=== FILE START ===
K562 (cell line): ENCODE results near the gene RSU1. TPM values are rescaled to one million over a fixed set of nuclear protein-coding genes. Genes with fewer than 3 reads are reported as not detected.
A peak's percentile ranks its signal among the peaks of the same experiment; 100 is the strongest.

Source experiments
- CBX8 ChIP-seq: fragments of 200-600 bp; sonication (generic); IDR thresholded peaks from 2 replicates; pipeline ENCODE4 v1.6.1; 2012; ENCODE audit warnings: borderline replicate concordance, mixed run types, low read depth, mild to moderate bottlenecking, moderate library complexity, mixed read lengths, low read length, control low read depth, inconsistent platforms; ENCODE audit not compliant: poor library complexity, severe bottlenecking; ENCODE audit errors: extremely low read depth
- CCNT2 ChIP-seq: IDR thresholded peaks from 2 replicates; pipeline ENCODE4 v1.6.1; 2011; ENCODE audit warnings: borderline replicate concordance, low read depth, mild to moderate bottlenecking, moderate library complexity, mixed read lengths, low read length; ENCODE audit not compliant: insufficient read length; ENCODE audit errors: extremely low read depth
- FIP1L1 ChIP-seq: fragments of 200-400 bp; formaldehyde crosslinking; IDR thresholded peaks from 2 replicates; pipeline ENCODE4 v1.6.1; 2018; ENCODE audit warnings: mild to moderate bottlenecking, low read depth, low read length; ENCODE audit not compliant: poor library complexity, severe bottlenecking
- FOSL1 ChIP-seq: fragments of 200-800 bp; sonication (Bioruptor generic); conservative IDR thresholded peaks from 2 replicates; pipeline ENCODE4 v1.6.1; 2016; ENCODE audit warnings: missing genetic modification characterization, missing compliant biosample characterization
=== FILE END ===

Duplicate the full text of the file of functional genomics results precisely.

K562 (cell line): ENCODE results near the gene RSU1. TPM values are rescaled to one million over a fixed set of nuclear protein-coding genes. Genes with fewer than 3 reads are reported as not detected.
A peak's percentile ranks its signal among the peaks of the same experiment; 100 is the strongest.

Source experiments
- CBX8 ChIP-seq: fragments of 200-600 bp; sonication (generic); IDR thresholded peaks from 2 replicates; pipeline ENCODE4 v1.6.1; 2012; ENCODE audit warnings: borderline replicate concordance, mixed run types, low read depth, mild to moderate bottlenecking, moderate library complexity, mixed read lengths, low read length, control low read depth, inconsistent platforms; ENCODE audit not compliant: poor library complexity, severe bottlenecking; ENCODE audit errors: extremely low read depth
- CCNT2 ChIP-seq: IDR thresholded peaks from 2 replicates; pipeline ENCODE4 v1.6.1; 2011; ENCODE audit warnings: borderline replicate concordance, low read depth, mild to moderate bottlenecking, moderate library complexity, mixed read lengths, low read length; ENCODE audit not compliant: insufficient read length; ENCODE audit errors: extremely low read depth
- FIP1L1 ChIP-seq: fragments of 200-400 bp; formaldehyde crosslinking; IDR thresholded peaks from 2 replicates; pipeline ENCODE4 v1.6.1; 2018; ENCODE audit warnings: mild to moderate bottlenecking, low read depth, low read length; ENCODE audit not compliant: poor library complexity, severe bottlenecking
- FOSL1 ChIP-seq: fragments of 200-800 bp; sonication (Bioruptor generic); conservative IDR thresholded peaks from 2 replicates; pipeline ENCODE4 v1.6.1; 2016; ENCODE audit warnings: missing genetic modification characterization, missing compliant biosample characterization